While building the framework, don’t overlook the data that you can gather, with proper permission, from smart devices, chatbot interactions, immersive experiences, and other emerging touch points that can deliver leading indicators of customer behavior and preferences. An effective framework will also outline customer-data unification processes to build a 360-degree view of the customer. That requires getting data out of silos across the organization and into a single customer data platform (CDP).
3. Add Real-Time Engagement to the Customer Journey
With the CDP pulling customer data from many touch points, it’s possible to remap the customer journey to support real-time messaging and offers based on the customer’s most recent actions.
Social listening in particular can surface data that shows customer intent — a critical piece of information for determining the next best offer. The scope and speed of operating in real-time also require an investment in automation to deliver those next best offers and real-time messages. When the automation software can pull content directly from a well-organized content management platform, it’s easier to display the right content at the right time.
4. Enhance Your Marketing Team’s Skill Set
Data-driven marketing requires recruiting and/or upskilling talent with creative, data, and digital skills.
It also requires a cultural shift in the marketing department; this needs to be driven by leadership’s commitment to an analytical approach to meeting customer needs. Also important: an understanding of digital and performance marketing goals and best practices, and an overall drive to keep learning as technology and customer data sources evolve.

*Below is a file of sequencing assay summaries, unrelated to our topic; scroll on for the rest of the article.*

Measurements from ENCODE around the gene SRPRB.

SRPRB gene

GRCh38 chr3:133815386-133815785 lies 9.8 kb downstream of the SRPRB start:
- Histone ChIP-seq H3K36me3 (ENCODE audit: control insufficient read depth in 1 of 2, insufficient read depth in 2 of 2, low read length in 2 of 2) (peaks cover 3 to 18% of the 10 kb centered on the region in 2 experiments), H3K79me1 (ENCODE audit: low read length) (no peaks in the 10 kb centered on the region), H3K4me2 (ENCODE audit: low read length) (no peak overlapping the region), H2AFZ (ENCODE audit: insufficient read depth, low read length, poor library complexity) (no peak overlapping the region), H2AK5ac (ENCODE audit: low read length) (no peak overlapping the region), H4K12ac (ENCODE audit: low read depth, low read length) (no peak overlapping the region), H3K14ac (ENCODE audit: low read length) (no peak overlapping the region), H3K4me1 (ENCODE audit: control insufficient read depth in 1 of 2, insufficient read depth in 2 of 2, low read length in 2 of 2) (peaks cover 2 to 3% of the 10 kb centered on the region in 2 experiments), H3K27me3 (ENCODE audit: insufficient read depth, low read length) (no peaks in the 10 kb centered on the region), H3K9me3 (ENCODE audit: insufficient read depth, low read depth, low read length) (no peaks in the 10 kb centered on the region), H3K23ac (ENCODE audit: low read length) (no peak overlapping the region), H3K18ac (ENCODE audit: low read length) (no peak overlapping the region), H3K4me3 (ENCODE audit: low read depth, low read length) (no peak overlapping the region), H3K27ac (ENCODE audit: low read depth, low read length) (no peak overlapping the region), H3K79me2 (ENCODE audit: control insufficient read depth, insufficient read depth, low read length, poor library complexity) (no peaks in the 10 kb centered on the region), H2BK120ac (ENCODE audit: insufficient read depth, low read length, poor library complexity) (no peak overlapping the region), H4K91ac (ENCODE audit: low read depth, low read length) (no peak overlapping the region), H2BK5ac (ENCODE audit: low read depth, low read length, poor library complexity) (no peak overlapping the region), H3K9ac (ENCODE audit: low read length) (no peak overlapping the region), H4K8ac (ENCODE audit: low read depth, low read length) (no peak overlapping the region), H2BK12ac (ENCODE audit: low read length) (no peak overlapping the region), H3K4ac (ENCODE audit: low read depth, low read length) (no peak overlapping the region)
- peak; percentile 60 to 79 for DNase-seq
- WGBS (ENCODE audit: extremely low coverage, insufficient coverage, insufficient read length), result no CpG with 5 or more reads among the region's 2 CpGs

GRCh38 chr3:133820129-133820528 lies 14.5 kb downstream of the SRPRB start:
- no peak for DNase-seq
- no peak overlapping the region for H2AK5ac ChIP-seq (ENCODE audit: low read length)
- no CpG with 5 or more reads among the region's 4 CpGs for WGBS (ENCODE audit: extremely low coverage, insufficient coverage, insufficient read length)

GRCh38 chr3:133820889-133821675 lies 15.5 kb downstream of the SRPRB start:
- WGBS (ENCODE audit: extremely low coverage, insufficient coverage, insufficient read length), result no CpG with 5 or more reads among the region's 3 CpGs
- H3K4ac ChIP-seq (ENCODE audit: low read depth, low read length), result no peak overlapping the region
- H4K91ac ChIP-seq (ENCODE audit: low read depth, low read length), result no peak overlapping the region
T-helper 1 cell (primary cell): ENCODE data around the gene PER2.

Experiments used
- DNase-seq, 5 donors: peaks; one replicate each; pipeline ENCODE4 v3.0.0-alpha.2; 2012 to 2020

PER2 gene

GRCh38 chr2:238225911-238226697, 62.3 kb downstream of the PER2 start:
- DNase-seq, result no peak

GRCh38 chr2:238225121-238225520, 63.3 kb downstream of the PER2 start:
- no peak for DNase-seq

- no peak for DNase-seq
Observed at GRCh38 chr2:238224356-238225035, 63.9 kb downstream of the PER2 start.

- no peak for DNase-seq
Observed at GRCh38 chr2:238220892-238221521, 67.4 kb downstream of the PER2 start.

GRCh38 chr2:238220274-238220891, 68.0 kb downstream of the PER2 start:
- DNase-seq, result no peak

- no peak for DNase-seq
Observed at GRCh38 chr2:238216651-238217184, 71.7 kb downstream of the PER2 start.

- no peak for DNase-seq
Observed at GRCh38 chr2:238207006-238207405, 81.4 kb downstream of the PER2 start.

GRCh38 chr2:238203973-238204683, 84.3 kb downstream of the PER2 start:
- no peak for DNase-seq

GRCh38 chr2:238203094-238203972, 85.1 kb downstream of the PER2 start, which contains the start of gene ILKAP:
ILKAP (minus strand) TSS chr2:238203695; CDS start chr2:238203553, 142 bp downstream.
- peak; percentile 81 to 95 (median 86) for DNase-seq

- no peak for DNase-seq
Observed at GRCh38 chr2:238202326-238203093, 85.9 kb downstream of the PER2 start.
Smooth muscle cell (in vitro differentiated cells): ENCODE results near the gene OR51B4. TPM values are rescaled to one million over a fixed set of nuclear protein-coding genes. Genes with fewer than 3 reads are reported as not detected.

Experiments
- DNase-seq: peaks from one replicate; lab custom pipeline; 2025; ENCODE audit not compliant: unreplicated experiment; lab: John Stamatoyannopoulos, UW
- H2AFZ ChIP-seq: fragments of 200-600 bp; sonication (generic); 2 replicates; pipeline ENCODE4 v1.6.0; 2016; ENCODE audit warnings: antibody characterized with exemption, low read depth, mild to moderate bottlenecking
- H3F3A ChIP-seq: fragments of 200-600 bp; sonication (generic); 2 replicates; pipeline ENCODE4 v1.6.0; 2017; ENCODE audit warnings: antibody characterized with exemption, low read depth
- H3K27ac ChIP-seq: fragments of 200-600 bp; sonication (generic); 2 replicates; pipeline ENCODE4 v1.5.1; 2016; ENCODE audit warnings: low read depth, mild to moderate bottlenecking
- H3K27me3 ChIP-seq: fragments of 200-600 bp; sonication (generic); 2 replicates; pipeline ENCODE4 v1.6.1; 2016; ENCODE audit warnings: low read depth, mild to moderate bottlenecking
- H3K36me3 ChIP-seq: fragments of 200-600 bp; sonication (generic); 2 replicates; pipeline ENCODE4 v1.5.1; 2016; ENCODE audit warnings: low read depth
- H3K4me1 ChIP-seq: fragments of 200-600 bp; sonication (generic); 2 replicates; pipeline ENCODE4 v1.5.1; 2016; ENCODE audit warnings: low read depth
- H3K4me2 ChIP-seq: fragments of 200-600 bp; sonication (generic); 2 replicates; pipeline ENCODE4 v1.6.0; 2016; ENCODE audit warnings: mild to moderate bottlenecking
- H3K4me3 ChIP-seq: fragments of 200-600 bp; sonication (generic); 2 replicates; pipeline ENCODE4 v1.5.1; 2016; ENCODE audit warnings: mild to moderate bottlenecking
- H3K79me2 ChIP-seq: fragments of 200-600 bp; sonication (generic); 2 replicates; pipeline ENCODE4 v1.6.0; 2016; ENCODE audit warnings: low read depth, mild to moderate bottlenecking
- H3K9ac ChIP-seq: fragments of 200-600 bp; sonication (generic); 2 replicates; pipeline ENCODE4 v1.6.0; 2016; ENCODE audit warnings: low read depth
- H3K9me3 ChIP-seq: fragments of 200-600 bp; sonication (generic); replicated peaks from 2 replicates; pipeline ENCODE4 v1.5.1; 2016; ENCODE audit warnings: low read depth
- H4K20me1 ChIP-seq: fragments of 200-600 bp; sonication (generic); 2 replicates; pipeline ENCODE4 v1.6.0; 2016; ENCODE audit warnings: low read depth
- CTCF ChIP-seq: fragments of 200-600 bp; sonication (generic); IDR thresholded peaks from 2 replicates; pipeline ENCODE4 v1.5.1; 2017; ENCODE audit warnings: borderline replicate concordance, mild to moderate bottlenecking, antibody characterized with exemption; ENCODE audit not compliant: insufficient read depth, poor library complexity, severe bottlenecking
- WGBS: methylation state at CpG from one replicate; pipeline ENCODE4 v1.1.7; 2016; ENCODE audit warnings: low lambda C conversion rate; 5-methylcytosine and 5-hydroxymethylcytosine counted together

5. Focus on Cross-Functional Collaboration
Because data-driven marketing requires first-party data from across the organization, marketing leaders can gain insights and work more efficiently by collaborating with their counterparts in IT, sales, and finance.
Creating cross-functional teams with members from each of these departments can help clarify goals, set clear KPIs, and help to drive sales. Marketers can also benefit from collaborating more closely with external agency partners to leverage customer data for maximum impact.
Also see: Top Data Modeling Tools
6. Plan for The Near Term as Well as the Long Term
Long-term brand-building efforts are still important, even during a near-term transition to data-driven, real-time marketing strategies. By earmarking budgets for efforts in both timeframes and including some brand-building in short-term initiatives, marketing leaders can see quick improvements in performance and stronger customer loyalty over the long run.
Implementing a data-driven marketing strategy and processes is a major undertaking that requires careful planning, technology investments, and a commitment to working in new ways with new skills, across departments. The potential return on this effort is a deeper and more comprehensive understanding of the customer that leads to better business outcomes and sustained growth.
About the Author:
Lee Dempsey, Principal and Capabilities Leader, Digital Customer Experience, Capgemini Americas